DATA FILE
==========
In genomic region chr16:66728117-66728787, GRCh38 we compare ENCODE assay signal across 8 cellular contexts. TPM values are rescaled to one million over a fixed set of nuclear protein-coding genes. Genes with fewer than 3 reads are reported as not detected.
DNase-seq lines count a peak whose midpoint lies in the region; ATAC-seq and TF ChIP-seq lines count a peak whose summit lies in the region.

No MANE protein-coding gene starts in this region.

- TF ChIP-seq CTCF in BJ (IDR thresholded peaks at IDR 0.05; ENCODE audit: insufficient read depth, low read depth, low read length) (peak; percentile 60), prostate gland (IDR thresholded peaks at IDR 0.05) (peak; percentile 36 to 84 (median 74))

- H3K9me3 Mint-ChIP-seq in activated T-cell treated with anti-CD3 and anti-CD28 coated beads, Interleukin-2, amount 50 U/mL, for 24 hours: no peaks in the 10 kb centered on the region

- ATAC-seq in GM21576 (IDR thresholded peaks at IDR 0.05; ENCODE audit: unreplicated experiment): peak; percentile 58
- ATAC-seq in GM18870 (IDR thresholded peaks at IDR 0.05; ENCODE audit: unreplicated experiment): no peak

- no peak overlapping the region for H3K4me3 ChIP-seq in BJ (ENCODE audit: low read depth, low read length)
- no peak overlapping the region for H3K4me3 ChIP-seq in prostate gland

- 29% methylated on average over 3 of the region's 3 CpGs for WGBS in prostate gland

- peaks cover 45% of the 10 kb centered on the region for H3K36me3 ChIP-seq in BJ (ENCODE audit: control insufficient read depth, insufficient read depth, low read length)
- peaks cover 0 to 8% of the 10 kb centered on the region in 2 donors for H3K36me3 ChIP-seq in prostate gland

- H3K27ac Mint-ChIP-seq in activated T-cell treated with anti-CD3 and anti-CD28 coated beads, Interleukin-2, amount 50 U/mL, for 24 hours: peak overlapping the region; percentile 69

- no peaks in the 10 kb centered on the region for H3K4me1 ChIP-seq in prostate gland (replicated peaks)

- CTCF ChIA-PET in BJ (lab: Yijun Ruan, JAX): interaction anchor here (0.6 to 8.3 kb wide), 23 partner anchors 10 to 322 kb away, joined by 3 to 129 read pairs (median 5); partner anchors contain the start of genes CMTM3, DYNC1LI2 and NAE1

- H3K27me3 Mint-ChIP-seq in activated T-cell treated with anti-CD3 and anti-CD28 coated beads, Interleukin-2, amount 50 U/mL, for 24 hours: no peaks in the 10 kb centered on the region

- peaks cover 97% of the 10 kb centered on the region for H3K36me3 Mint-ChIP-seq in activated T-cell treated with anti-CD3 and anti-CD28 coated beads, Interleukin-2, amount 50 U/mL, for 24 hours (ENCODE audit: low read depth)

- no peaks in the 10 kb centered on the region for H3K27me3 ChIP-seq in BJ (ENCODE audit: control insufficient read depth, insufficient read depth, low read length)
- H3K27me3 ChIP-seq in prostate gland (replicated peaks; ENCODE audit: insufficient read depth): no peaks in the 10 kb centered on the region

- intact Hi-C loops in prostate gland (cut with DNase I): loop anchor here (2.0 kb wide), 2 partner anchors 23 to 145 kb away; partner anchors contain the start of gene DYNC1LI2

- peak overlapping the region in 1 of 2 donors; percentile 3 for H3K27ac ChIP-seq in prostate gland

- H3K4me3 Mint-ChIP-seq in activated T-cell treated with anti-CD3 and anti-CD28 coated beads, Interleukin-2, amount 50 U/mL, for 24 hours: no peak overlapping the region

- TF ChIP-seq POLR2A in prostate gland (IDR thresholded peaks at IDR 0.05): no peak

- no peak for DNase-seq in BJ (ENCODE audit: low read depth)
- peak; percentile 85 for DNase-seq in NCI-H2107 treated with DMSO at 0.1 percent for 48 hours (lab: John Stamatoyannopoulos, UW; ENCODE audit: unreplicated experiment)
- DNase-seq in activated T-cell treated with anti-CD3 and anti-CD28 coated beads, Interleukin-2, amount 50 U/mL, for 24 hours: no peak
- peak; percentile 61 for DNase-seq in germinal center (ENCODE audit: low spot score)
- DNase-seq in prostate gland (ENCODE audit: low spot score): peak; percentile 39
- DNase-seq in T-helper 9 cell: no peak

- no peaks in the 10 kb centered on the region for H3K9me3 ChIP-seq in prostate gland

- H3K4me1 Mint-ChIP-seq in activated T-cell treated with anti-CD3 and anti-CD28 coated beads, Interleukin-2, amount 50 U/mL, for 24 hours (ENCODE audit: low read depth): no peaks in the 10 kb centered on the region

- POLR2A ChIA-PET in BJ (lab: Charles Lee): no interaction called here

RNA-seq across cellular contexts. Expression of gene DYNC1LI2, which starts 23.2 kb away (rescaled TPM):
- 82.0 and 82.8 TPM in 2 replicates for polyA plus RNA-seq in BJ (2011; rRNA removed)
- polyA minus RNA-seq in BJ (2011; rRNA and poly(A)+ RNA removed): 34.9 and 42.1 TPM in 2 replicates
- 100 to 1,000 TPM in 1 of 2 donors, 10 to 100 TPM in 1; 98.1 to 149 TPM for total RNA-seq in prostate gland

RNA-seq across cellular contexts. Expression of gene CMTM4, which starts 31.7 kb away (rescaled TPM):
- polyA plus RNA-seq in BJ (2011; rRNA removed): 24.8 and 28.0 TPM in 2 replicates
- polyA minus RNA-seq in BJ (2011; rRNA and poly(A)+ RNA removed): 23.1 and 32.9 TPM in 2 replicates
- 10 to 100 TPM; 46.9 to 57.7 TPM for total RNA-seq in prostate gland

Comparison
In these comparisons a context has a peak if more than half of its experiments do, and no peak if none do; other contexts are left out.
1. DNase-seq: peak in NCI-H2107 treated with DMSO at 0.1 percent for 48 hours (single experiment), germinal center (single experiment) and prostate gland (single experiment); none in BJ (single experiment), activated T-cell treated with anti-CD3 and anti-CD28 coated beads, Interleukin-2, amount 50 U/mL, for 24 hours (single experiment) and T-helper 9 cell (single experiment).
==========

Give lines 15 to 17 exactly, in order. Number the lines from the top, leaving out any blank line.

- CTCF ChIA-PET in BJ (lab: Yijun Ruan, JAX): interaction anchor here (0.6 to 8.3 kb wide), 23 partner anchors 10 to 322 kb away, joined by 3 to 129 read pairs (median 5); partner anchors contain the start of genes CMTM3, DYNC1LI2 and NAE1

- H3K27me3 Mint-ChIP-seq in activated T-cell treated with anti-CD3 and anti-CD28 coated beads, Interleukin-2, amount 50 U/mL, for 24 hours: no peaks in the 10 kb centered on the region

- peaks cover 97% of the 10 kb centered on the region for H3K36me3 Mint-ChIP-seq in activated T-cell treated with anti-CD3 and anti-CD28 coated beads, Interleukin-2, amount 50 U/mL, for 24 hours (ENCODE audit: low read depth)